W.B. moved on to a TR2 and two Austin-Healeys. Extended inhalation of the scents of leather, raw gasoline and electrical short circuits affected young Bob’s mind: He became an automotive journalist. “I was still in high school driving a Datsun 510 when I thought, ‘Wouldn’t it be great if a car could have the character of a British car and the reliability of a Japanese car?’ I’d grown up thinking wires were actually hoses that had smoke in them ...”
As a young journalist, Hall interviewed Mazda executive Kenichi Yamamoto at the company’s Hiroshima headquarters, on April 15, 1979. “Okay, Bob-san, what kind of car should we do next?” Yamamoto said provocatively. Mazda had introduced the RX-7 sports car two years earlier.
“I said, ‘A cheap sports car,’” Hall recalled. “A cheap sports car? So I did this awful chalk board drawing and I had this concept of using the original GLC rear-drive hatchback platform.”
Hall was hired by Mazda North America two years later as a product planner. He was at work on a B-series pickup truck when Yamamoto said, “You should work on your cheap sports car idea.”
“I honest-to-God had forgotten about it,” said Hall, who subsequently hired designers Mark Jordan (from Opel) and Tom Matano (BMW). Their MX-5 concept was chosen over another drawn by Mazda designers in Tokyo. Hall, whose personal car was a Lotus Elan, was involved in the Miata’s development all the way to its approval for production in 1987.
So it was the MX-5 emerged as a Japanese sports car of British descent – albeit with seats copied from the Alfa Romeo Spider and Italianesque door release triggers. Hall wasn’t totally responsible, of course. A Triumph Spitfire imported to Hiroshima by Mazda’s test department played a part by exhilarating Yamamoto in a drive through the Hakone mountains switchbacks. British sports cars provided the standard, right down to such details as 5-cm gearshift throws.
Question is, can Mazda create lightning in a bottle a second time? Will the next MX-5 match the impact of the original?
Driving was dull in the 1980s. The MGB had expired in 1980, the Alfa Romeo Spyder and Fiat 124 were on their last legs.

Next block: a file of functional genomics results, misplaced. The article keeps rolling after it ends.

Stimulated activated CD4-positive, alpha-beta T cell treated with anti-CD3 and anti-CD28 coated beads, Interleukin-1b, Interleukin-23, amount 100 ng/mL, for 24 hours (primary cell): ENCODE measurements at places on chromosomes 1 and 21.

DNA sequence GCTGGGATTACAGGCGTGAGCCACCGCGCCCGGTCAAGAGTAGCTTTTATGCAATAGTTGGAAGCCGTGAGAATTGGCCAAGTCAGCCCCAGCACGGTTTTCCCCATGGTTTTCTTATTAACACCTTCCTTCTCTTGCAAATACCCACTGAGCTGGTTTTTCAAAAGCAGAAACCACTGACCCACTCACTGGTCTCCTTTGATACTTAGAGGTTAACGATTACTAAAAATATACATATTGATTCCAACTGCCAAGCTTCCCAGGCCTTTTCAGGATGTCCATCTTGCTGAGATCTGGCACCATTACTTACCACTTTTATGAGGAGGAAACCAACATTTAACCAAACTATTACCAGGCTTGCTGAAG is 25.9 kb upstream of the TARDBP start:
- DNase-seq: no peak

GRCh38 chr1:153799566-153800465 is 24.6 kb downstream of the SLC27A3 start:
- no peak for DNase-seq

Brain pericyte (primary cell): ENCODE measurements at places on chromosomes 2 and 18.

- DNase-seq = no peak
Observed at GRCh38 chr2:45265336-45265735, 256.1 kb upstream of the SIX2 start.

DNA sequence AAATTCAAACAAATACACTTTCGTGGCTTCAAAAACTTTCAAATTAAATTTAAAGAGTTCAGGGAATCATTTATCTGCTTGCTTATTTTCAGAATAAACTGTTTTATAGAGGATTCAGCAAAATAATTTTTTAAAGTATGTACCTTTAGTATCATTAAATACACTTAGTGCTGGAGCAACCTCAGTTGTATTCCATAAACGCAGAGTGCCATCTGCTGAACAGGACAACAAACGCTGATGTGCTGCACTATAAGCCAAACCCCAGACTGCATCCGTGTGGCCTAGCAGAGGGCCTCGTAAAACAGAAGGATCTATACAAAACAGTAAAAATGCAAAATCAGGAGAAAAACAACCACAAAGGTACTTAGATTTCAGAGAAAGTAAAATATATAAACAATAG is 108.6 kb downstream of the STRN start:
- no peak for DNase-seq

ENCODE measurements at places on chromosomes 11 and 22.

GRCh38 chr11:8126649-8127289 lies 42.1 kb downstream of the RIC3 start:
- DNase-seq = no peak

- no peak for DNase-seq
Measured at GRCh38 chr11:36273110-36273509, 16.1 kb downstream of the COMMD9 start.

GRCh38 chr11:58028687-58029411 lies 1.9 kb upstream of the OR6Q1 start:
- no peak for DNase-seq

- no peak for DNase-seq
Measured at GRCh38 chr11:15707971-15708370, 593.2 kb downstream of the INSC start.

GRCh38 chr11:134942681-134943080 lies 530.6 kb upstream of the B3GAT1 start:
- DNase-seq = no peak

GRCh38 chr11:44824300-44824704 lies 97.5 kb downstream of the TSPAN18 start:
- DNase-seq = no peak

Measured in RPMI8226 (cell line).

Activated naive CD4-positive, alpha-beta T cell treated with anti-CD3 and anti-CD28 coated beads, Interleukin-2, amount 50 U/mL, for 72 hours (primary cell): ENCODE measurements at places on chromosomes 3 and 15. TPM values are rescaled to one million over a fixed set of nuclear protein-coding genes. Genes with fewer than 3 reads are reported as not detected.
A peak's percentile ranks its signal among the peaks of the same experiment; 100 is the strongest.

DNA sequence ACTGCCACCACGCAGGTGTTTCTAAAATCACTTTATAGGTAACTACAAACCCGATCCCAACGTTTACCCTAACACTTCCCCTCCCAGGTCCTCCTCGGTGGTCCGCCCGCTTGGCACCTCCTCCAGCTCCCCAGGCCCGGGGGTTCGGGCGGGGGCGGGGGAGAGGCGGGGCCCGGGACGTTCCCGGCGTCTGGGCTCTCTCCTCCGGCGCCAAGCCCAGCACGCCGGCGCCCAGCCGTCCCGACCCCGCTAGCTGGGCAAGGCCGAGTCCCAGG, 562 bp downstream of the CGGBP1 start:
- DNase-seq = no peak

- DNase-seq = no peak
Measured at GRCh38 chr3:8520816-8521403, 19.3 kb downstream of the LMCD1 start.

“There was pent-up demand for a two-seater roadster,” Bob Hall said. “People remembered cars like the MGB, they were frustrated they couldn’t buy another. The timing of a new car’s launch is critical. The timing of the Miata couldn’t have been better.”
Today, pent-up demand for two-seaters doesn’t exist. One needs to be a certain age to recall British sports cars. Japanese and Korean coupes bid for young drivers’ favour, Mustang and rivals offer eye-popping power/dollar ratios.
The new MX-5 must look so startlingly different from today’s MX-5, so incredibly desirable, families are compelled to make room in their driveways alongside their kid-hauling crossovers. And believe it’s a bargain.
“A key part is approachability, the car has to be affordable,” said Derek Jenkins, design director of Mazda USA, about the challenge. “Beyond that, you have to capture the fascination of the younger generation.”
Whereas the first Miata was as simply shaped as a bar of soap, Jenkins said more musculature is needed now. Expect more beef over the front fenders, lines rising back to a far more substantial rear end – as surely as the chassis will be 100 kg lighter than the current car (advancing fuel efficiency and power-to-weight).
Peter Pan still rules Neverland. Mazda’s magic dust remains airborne, targeting the fourth-generation MX-5’s debut.
Canada is getting the same allotment of 25th Anniversary Edition Mazda MX-5s as the United States, 100 each, from a total production run of 1,100. The $40,295 special stands out with one colour, “soul red mica”, with black windshield pillars and a retractable hardtop. Canadian dealers already have orders for 90 of the 100 specials that are to be delivered in July.
Correction: The Jaguar convertible is the XK-F, not the XJ-F as previously stated.